Earlier this year, I threw together a simple tool to help one brainstorm game ideas- a website that gives you two random mechanics and two random themes, with the challenge being to think of a game with those characteristics. Since the mechanics are (mainly) lifted from BoardGameGeek, the results are especially useful for board and card game ideas.
I just joined gameful, and thought the community here might enjoy playing with it. To check it out, go here: http://www.adrianherbez.net/gameroller/
Enjoy! And if you have ideas for new mechanics or themes, I’d love to hear them (it’s database driven, so really easy to add new items).
[I asked how it worked—unable to load initially.]
You should see two mechanics and two themes, something like:
Chit-Pull System / Tile Placement
American West / American Revolutionary War
Area Movement / Partnerships
Game System / Puzzle
Card Drafting / Rock-Paper-Scissors
Adventure / Aviation / Flight
… and when you mouse over either mechanic, you should see a description of what the mechanic is."
I replied: Cool. You could add the link to the new Ludology University (in alpha) by Gameful member Mzo: http://ludologyu.com/
Cooperative games either can end up feeling like puzzles you end up solving together or could end up being ”lovefests” where there isn’t much challenge there. There is also the ”beat a randomizer”. There are a number of good ones though. I do believe a company called ”Family Pasttimes” specializes in them.
And to shill for myself, I do have a variant to my Oneota Whist trick-taking card game, which can be played solitaire or with more than 2 players (not teams) and introduced a variant to it for cooperative play. Here is more on it:
As for HOW you do cooperative play in a trick-taking cardgame, here is a way how to:
Go around, and everyone makes their bids. The object is for the group to collectively (every person in their group) to meet their bids. Players determine at the start how much communication is allowed between players. Everyone plays as one team. The object is to get a high score. One could also base scoring around lowest scoring player.
The trick is EVERYONE has to make their bid. It plays very much like a normal cooperative trick-taking game, but you do your aims a bit differently."
Jack Everitt added: "We’ve added two cooperative games to our household at Chistmas – Forbidden Island (I’ve read the rules but not played yet) and WotC’s Castle Ravenloft. The latter is well done except for the lengthy set-up time (and I’m not a fan of the components). Castle Ravenloft will be the big cooperative boardgame for the year…and introduce that concept to many who haven’t played a regular-looking game that’s cooperative.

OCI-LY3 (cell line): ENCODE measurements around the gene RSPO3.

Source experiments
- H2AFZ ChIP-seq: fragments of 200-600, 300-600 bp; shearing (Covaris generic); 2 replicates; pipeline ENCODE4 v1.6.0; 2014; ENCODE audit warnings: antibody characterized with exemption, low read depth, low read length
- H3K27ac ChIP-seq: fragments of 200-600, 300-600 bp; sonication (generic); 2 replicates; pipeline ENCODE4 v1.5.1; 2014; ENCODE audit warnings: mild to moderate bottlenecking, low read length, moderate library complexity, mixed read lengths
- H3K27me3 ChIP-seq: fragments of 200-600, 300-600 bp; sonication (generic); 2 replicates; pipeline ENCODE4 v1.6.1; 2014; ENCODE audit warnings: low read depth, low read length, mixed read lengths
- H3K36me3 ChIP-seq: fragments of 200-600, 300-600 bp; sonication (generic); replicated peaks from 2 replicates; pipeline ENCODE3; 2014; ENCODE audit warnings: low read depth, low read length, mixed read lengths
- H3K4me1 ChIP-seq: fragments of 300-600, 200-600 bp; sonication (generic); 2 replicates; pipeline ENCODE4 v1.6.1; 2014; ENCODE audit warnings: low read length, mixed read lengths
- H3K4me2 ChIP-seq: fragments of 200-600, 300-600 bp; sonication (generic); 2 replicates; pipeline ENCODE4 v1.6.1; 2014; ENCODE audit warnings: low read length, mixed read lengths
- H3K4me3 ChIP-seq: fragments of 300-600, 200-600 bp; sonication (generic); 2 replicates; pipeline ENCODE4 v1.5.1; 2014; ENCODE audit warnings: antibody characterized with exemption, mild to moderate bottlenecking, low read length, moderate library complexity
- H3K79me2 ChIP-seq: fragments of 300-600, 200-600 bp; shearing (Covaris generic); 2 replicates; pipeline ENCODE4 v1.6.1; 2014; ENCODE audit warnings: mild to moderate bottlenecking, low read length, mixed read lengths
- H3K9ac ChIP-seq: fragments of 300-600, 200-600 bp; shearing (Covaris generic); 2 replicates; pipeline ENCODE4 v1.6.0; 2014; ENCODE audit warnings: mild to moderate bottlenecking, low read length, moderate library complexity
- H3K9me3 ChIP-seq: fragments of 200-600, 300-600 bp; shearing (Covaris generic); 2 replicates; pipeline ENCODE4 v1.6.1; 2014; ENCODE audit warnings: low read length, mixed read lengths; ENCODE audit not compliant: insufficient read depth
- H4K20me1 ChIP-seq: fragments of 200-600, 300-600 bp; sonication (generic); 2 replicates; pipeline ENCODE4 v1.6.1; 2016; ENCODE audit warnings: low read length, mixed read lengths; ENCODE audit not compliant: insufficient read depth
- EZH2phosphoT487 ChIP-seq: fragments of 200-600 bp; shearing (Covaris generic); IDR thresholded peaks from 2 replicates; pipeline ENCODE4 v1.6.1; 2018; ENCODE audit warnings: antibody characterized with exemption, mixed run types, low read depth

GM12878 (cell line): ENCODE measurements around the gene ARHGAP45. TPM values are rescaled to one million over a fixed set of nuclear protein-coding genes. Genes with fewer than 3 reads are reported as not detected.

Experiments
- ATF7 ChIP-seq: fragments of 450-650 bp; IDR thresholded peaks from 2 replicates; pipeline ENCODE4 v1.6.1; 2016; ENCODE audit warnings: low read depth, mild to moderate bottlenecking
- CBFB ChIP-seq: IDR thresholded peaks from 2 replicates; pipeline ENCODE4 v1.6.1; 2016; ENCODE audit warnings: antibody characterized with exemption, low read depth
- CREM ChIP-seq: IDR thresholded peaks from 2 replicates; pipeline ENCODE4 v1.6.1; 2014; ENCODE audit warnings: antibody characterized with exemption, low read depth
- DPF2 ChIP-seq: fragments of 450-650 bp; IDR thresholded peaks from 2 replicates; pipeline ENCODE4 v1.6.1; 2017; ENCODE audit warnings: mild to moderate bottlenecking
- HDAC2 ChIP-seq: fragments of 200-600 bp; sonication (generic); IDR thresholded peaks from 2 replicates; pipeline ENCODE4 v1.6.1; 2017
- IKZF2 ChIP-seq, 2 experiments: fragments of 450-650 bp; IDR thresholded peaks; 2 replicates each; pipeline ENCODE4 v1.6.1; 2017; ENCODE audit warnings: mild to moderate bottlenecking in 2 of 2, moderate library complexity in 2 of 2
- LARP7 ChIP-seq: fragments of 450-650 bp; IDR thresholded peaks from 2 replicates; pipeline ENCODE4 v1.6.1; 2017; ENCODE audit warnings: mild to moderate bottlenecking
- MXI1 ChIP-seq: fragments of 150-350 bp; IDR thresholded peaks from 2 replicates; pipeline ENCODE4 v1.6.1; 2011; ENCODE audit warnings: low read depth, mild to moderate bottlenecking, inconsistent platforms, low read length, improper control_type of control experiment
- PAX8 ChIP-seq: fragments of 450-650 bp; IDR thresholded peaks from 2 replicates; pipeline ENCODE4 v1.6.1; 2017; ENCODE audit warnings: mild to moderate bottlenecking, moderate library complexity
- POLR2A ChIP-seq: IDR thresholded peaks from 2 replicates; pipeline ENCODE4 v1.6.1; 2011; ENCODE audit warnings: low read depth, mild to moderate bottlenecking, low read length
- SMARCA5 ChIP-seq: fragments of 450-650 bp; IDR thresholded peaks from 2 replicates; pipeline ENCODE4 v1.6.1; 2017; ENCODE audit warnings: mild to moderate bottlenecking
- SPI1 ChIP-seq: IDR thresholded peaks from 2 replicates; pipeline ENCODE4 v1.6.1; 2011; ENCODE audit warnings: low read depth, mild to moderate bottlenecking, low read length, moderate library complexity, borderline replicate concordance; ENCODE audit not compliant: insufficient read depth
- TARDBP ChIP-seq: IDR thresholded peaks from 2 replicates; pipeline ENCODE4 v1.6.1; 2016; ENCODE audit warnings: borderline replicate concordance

It looks like both a regular D&D product and a regular boardgame – something for those who buy anything from German boardgames to Heroscape. Maybe I’m wrong, but I think that few frequent-casual gamers (rather than hardcore gamers) have played cooperative games. CR doesn’t look like anything different – so it’s going to be a surprise to some who play it for the first time.
Of note is that whichever player (basically) explores the next part of the map (tile) has to take a hit from the monster that appears there. A very take-one-for-the-team kind of thing. Dungeoning games seem very ideal to be cooperative games; strange how many of them are not. But the tide is turning…"
I replied: "
When I joined Aristoplay, I tried out all of their games, including one called Friends Around the World. Like most of the cooperative games I’ve seen, it’s a race game in which you all have to beat an either randomly or steadily advancing “meanie” of some sort. I found it kinda lame, in truth. Some of the game testers just tossed aside the advancing “blob” and made it a competitive race game. The board/pieces/roll-and-move are all pretty standard, so the switch was easy.
The take-one-or-the-team idea sounds so much more interesting as a dynamic and a strategy. I think of Hearts–keeping someone from shooting the moon by taking a loaded trick. For the next hand, it becomes hard for other players to dump on the altruist and in fact might want to reward him/her, so there’s some gain in the long run. A player who doesn’t take one for the team, but chooses individual gain instead, faces a whole different social response. It’s a good tension. Pondering. . ."
Jack answered: "
Maybe the Gameful approach (or devious approach) would be for a game/game designer to not say a game is cooperative; but it turns out that cooperating is the key to success. (…and aggressive play the least successful.)
Side note: I play a lot of medieval browser games, like KingsAge and Grepolis (and Evony), and these games reward only very aggressive play. This so bugs me.
Btw, I also played another well-known cooperative board game for the first time a week ago: Shadows Over Camelot. Excellent mechanics."
Rich chimed in: "
Shadows over Camelot put “traitor” boardgames on the map I believe. Werewolf would likely be the first of its type, but Shadows was the one that did it. It inspired others, which leads up to this post."
I replied: "Traitor games: Reminds me of Bang! card game. You know who the sheriff is, but who are the outlaws and deputies? Who’s cooperating with whom? Played it once with a large, casual group, and the dynamic worked. Will give that one another go."